Kristen Scott-Thomas has been known for criticising English-language cinema for not supplying good roles to their female actors. If this is true, from watching this French film you can see why she heads for Europe when she's in need of a lead part that has bite, emotion and depth. Philippe Claudel's understated drama "I've Loved You So Long" deals with themes of guilt, loss and sibling-relationships, mostly all played out in one form or another on the face of the superb Ms Scott-Thomas. All these skills are required when it comes to playing Juliette, a mid-forties ex-medic who is taken in by her sister when she is released from a 15-year stay in Prison. Throughout these painful years, neither Juliette nor her sister Lea has spoken to one another, which proves awkward when Juliette moves into Lea's sunny, welcoming home. Their house in Eastern France is a sanctuary for Juliette, who takes time adapting to being back in the real world. A lot has happened while she's been away - her sister has married and her English mother now has dementia. Although not specifically focused upon, her mother's dementia allows for a subtle, yet touching scene when Juliette visits her in the nursing home towards the end of the film. However, not concentrating on the parental side of things does this film a favour rather than a disservice. This is about the lives of the two sisters, and avoiding a story about the eroding minds of elderly parents saves the gentle drama from straying to near the fence of soap-opera. Life after prison is a subject wrought with melodramatic possibilities, but Claudel saves us from too many door-slamming shouting matches, and opts for a more elegiac tone which helps capture the mournful restraint a film of this nature deserves. This is also well exercised in the revealing of why Juliette was in prison and the circumstances of her crime. Although she does recount the bare facts of her crime with aim to shock (usually in Job interviews when confronted with a less-than-tactful interviewer)she tries not to speak of it, which gives way to a slightly predictable, but well handled twist in the final act. Achingly melancholic and authentically executed, this is deeply involving human drama of the highest order.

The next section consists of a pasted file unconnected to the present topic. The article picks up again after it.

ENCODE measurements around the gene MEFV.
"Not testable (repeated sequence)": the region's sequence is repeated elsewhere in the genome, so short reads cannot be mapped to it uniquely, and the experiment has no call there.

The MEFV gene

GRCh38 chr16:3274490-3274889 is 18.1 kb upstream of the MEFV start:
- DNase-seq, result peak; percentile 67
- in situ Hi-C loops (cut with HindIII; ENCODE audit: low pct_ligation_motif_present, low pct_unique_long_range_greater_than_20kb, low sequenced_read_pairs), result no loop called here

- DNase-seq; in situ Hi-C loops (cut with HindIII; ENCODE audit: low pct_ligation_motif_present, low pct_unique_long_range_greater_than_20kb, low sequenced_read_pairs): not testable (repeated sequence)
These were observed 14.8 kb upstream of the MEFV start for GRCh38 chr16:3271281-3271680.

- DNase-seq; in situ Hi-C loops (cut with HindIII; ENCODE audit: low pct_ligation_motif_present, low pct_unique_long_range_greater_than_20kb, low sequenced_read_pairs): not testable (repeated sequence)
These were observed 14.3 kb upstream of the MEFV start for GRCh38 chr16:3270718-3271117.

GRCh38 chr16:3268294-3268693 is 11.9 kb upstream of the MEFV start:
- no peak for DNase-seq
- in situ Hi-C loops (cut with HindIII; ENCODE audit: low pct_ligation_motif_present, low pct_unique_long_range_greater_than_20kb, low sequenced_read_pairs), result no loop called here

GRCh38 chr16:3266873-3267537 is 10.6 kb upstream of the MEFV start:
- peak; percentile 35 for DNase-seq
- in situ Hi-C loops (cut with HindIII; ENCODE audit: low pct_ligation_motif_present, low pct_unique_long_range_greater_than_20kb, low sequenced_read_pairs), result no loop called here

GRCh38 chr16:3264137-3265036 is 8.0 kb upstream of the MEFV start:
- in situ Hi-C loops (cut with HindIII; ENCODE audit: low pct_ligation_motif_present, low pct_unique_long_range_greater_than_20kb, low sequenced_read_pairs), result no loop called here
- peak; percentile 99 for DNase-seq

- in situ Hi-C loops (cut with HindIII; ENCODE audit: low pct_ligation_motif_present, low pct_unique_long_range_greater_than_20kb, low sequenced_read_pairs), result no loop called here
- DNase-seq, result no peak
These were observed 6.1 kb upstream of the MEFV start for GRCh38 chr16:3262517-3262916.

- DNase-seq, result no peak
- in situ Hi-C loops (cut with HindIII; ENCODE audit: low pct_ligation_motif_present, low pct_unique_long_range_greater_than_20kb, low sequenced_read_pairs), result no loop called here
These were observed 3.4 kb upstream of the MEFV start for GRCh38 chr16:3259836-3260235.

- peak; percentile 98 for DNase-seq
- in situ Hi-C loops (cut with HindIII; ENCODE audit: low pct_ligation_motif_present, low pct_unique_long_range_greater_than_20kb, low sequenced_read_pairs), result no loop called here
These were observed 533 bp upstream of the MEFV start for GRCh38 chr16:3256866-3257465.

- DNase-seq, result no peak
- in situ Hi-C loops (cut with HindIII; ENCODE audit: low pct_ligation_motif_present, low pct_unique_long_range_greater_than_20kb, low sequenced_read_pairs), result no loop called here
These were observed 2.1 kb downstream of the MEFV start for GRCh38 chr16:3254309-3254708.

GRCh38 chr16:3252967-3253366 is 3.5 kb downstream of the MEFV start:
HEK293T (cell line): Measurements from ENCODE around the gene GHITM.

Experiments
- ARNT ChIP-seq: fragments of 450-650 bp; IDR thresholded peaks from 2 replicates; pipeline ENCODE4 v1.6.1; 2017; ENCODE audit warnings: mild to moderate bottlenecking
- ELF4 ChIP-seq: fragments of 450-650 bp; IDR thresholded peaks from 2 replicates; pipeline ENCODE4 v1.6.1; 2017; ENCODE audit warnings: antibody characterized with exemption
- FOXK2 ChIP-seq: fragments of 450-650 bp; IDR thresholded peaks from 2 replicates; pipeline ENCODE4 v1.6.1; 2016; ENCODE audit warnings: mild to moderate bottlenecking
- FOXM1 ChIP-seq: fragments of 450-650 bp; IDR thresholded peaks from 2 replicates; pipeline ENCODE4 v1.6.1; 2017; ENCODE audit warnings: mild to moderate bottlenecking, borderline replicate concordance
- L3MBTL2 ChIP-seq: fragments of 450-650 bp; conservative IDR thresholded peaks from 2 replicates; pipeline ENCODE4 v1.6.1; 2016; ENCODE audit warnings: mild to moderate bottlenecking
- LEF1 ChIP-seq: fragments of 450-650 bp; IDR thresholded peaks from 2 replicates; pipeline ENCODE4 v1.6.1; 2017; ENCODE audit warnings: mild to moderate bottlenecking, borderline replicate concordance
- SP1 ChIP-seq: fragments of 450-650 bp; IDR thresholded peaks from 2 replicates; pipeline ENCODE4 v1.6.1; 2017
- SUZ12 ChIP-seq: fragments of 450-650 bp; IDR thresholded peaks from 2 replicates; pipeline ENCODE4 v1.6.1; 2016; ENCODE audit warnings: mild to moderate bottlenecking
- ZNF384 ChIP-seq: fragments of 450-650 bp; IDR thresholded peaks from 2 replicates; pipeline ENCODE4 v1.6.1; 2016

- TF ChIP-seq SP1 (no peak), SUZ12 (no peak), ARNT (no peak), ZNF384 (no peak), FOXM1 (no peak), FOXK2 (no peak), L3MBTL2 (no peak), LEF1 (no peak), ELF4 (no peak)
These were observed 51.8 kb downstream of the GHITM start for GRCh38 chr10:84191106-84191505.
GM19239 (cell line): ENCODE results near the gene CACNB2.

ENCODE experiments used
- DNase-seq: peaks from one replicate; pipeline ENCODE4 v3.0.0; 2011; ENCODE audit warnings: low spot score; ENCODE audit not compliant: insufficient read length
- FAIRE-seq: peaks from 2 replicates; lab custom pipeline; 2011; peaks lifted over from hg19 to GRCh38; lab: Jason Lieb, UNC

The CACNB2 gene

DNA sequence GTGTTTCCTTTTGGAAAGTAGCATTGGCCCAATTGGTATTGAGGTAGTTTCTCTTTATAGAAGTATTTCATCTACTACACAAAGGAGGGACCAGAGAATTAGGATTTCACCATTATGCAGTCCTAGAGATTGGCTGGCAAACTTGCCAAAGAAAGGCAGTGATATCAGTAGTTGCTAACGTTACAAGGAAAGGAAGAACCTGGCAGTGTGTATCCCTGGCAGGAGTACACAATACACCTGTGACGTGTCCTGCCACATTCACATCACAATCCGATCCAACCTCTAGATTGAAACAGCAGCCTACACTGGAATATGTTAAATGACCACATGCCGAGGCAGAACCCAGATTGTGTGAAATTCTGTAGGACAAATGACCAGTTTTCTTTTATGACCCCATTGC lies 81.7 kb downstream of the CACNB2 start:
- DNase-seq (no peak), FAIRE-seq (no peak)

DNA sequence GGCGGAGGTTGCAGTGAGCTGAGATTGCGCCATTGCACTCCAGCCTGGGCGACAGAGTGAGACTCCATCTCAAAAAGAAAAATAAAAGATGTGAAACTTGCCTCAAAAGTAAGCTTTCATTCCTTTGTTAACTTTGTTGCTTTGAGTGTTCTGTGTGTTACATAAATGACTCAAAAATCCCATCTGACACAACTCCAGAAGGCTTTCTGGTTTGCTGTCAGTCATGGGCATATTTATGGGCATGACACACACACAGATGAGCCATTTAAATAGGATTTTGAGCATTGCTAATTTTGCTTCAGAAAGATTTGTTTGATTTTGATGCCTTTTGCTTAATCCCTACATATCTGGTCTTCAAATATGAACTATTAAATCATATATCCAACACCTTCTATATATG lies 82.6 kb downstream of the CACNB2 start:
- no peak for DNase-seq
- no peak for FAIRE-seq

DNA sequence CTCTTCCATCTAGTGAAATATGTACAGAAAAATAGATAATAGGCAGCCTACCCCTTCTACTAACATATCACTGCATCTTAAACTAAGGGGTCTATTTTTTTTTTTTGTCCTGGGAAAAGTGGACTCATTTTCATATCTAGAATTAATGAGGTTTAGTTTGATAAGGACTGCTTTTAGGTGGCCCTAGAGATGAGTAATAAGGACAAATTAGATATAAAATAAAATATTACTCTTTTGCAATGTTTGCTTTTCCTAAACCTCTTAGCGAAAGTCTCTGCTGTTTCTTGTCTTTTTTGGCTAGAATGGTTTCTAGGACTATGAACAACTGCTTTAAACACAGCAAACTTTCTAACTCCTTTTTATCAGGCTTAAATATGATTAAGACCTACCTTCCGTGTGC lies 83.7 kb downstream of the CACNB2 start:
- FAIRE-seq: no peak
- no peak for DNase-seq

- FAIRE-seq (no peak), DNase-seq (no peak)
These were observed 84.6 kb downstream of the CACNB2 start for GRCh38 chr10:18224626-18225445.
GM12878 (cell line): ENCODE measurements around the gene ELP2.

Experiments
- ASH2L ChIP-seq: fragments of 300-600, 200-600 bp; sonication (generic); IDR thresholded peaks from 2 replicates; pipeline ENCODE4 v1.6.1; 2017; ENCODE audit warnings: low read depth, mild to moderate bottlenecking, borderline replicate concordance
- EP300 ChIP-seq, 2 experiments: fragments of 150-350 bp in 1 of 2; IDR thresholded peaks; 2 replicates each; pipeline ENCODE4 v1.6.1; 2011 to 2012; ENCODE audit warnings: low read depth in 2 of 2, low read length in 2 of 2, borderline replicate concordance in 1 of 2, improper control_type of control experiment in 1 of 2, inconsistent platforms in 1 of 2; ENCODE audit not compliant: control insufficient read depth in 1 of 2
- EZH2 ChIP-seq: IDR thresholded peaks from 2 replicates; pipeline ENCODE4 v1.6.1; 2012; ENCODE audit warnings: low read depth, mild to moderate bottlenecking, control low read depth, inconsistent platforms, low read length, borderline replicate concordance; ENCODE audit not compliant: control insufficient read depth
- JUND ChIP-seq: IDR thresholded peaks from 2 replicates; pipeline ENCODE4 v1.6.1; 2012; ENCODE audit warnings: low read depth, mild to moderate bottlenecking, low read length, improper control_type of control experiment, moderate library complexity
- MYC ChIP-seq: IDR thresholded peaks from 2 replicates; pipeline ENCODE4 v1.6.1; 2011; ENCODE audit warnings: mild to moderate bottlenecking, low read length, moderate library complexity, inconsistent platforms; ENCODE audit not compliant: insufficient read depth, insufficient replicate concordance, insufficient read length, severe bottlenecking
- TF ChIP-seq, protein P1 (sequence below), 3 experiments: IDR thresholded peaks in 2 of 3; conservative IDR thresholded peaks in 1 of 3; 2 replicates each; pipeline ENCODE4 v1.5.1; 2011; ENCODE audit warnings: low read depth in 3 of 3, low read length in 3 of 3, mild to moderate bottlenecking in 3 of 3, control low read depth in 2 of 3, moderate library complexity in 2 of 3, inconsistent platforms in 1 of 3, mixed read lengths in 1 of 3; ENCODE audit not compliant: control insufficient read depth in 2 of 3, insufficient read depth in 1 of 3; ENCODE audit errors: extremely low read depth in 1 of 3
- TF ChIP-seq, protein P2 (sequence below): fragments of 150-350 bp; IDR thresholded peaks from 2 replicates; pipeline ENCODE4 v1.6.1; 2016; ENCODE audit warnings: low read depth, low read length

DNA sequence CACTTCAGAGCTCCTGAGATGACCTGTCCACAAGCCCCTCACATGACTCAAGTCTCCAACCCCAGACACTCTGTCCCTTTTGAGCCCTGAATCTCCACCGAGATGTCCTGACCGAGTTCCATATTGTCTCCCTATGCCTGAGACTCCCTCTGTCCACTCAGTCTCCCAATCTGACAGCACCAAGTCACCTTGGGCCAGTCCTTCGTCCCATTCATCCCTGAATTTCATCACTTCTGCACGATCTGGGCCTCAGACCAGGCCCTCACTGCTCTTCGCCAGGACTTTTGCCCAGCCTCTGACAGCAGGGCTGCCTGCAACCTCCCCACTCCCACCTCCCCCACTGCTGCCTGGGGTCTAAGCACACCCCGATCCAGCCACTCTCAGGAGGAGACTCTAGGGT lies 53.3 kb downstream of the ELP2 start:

Kristin Scott Thomas in French. An intriguing, excellently acted, if sometimes self conscious and self-important picture, which has a point to make about a certain life or death issue; adopting a stance that's bound to provoke some debate. Kristin Scott Thomas gives one of the best performances of her career, and though it's not the kind of film you'd ever watch again and there is one major plot-hole, 'I've Loved You So Long' definitely deserves to be seen, if only for Kirsten's brilliant, haunting portrayal of a lonely & tortured woman.
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Please note this is a region 2 DVD and will require a region 2 (Europe) or region Free DVD Player in order to play BAFTA-award winning I’VE LOVED YOU SO LONG is the outstanding, critically acclaimed breakthrough film of the year. Kristin Scott Thomas (Four Weddings and a Funeral, The English Patient) offers a truly sensational performance in this utterly engrossing and deeply moving tale of two sisters who rebuild their relationship after fifteen years apart. The estranged women gradually rediscover common ground and learn how to relate to one another through the memories of their childhood. All the while the spectre of their time apart looming overhead… This intelligent and compassionate film is a testament to the power of family, love and forgiveness. Age Rating 12
Kristen Scott Thomas stars in this highly-acclaimed, emotional family drama as Juliette, a woman who returns to live with her younger sister Lea (Elsa Zylberstein) and her family after spending 15 years in prison. Initially, Juliette struggles to re-establish her life in the outside world, but over time, the icy reserve and deep-seated bitterness that have built up during her incarceration begin to soften as her sister does all she can to reach out to Juliette and give her the love and support she needs.